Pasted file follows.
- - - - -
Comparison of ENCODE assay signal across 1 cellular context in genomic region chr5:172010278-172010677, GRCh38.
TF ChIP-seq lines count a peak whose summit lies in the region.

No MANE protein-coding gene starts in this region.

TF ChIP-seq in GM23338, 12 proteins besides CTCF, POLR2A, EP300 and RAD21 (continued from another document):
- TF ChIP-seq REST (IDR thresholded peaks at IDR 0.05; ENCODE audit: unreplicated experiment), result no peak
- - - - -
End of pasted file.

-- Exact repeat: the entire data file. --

Comparison of ENCODE assay signal across 1 cellular context in genomic region chr5:172010278-172010677, GRCh38.
TF ChIP-seq lines count a peak whose summit lies in the region.

No MANE protein-coding gene starts in this region.

TF ChIP-seq in GM23338, 12 proteins besides CTCF, POLR2A, EP300 and RAD21 (continued from another document):
- TF ChIP-seq REST (IDR thresholded peaks at IDR 0.05; ENCODE audit: unreplicated experiment), result no peak